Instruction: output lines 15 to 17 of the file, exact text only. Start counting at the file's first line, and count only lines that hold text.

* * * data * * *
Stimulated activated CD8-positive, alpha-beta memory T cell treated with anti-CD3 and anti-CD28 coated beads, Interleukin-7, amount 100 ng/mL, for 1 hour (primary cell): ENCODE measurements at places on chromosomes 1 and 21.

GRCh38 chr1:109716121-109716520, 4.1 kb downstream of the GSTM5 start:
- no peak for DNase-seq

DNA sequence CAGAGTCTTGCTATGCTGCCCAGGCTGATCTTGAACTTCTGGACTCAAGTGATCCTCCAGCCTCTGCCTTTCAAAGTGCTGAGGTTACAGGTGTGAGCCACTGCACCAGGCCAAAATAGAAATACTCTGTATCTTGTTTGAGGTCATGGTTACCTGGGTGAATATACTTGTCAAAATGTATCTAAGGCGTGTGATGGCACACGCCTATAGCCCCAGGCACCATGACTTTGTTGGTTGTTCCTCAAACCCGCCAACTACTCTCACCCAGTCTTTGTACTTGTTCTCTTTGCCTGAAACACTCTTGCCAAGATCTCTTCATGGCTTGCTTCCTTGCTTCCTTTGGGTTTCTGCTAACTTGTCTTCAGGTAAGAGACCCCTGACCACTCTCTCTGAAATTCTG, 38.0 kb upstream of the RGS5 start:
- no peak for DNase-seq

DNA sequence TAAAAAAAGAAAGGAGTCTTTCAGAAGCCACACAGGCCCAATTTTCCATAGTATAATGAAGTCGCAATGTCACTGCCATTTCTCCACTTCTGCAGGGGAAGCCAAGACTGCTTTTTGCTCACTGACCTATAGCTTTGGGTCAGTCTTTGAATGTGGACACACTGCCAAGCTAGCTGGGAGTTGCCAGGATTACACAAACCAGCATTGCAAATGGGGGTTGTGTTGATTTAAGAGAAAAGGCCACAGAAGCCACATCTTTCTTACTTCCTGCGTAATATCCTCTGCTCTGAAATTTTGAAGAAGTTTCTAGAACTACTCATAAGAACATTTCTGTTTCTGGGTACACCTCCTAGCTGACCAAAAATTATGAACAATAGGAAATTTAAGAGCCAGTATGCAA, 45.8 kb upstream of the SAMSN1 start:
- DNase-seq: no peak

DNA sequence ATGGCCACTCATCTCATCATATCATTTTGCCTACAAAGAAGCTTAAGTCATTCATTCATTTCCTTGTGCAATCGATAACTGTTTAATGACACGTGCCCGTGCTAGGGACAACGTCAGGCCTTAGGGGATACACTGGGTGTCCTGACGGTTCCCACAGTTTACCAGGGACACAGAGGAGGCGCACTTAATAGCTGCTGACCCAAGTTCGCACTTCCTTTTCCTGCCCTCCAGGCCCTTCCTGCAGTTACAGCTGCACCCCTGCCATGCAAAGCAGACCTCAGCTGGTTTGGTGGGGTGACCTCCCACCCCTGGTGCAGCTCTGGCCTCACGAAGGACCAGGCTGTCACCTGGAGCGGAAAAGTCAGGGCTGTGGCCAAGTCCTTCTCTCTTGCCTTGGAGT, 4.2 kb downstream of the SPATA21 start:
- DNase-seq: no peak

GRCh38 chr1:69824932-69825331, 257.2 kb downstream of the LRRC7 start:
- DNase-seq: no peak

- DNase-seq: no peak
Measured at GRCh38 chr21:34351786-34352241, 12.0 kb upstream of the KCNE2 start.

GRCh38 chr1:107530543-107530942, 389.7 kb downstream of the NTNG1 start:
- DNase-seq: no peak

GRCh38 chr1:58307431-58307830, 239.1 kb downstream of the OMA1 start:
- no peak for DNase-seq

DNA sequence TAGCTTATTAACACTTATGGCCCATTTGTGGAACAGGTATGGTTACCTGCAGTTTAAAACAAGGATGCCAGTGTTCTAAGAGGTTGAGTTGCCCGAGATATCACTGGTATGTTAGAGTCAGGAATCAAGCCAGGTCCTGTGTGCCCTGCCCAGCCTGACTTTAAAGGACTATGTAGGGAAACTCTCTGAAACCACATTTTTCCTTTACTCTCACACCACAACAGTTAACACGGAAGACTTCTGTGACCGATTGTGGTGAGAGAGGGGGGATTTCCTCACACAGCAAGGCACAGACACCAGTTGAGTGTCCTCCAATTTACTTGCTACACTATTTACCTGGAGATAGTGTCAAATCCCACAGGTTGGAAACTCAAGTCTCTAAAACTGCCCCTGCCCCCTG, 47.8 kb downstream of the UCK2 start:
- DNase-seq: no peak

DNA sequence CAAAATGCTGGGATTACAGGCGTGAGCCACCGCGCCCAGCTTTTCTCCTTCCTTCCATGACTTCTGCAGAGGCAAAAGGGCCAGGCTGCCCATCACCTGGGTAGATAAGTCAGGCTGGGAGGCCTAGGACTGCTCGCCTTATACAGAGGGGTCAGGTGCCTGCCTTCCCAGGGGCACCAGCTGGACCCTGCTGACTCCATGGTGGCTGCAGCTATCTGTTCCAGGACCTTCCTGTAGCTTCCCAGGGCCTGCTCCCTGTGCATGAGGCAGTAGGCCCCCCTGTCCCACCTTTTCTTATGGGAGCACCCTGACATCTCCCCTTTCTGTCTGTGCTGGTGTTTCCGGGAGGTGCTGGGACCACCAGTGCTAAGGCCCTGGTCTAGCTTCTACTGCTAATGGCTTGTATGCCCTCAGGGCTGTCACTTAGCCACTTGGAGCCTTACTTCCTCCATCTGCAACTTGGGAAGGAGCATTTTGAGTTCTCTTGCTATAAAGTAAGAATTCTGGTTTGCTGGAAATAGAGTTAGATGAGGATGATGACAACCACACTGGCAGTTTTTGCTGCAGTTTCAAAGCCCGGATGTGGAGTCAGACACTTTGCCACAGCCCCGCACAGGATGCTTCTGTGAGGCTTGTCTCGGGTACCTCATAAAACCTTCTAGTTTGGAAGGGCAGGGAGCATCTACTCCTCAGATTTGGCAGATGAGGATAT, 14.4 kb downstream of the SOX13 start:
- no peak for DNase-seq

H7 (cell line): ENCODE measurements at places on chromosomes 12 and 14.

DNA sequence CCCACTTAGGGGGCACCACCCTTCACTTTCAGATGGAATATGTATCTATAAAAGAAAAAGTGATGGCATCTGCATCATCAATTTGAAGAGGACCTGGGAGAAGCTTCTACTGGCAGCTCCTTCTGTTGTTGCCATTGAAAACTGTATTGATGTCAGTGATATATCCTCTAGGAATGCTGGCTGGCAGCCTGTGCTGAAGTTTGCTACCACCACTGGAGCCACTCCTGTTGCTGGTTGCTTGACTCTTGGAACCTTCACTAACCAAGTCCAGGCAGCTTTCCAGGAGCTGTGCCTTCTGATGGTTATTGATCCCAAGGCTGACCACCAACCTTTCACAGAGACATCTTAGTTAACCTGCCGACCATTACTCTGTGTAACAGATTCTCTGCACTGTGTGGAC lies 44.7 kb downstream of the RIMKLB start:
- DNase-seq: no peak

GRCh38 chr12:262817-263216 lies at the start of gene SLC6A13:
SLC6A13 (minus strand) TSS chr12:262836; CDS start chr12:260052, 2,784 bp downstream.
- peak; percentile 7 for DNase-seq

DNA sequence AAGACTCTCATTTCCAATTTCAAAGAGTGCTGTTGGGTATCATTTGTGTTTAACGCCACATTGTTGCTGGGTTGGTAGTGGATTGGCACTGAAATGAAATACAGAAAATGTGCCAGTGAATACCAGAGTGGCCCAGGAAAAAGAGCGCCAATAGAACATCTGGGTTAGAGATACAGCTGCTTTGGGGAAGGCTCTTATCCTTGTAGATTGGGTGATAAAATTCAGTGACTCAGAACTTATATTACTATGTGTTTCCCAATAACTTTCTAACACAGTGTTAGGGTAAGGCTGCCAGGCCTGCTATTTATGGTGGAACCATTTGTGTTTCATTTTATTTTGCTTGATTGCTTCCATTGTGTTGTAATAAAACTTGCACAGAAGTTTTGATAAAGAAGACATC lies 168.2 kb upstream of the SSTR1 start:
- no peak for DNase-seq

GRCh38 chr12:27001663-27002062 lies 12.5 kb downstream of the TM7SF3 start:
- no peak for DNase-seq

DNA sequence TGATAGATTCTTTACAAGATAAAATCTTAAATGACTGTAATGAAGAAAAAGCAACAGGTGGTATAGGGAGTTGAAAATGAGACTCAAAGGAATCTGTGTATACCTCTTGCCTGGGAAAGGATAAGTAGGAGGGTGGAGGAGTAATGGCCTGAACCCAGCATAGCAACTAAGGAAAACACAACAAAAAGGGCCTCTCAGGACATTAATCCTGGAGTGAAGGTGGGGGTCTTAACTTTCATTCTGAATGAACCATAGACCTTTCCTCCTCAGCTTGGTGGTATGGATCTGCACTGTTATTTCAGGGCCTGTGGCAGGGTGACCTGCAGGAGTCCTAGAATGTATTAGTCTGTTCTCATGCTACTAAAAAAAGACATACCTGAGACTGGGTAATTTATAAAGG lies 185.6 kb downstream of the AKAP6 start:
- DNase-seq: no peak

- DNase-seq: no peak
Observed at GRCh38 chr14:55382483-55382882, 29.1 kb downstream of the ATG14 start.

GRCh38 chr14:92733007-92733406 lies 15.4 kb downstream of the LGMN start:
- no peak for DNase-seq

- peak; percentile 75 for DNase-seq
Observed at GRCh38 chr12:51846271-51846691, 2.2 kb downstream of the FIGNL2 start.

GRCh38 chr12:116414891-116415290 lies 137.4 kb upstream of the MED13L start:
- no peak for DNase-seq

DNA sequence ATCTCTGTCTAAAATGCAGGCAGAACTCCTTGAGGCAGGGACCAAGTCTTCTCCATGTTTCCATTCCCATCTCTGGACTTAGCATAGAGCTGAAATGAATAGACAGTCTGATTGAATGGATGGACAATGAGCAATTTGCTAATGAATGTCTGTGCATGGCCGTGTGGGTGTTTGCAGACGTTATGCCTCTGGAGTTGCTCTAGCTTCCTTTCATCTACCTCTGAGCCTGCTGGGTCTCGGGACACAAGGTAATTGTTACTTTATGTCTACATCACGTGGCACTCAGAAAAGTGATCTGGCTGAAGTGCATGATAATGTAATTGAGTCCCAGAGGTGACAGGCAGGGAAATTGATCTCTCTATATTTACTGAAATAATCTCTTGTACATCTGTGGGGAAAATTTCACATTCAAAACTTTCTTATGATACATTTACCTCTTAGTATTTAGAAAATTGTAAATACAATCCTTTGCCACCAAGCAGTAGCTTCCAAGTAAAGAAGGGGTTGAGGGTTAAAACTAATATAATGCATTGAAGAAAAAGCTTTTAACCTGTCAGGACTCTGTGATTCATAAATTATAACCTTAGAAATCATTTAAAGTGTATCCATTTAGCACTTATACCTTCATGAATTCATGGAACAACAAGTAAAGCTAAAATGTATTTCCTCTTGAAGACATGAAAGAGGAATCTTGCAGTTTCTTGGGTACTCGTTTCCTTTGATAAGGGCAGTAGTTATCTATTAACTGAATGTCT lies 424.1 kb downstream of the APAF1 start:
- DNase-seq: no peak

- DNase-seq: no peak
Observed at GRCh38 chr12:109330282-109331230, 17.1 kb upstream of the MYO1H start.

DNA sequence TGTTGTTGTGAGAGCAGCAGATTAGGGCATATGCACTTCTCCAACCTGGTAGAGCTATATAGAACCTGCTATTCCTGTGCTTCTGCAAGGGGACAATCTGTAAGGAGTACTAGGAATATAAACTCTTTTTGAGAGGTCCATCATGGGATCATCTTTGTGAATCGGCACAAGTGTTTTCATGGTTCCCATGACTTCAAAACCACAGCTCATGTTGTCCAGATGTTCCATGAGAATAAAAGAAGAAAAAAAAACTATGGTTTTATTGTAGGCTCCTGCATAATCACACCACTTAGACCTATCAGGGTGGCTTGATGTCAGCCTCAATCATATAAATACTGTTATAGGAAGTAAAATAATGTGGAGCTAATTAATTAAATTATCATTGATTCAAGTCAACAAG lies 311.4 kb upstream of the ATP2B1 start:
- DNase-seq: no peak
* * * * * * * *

- DNase-seq: no peak

GRCh38 chr1:58307431-58307830, 239.1 kb downstream of the OMA1 start:
- no peak for DNase-seq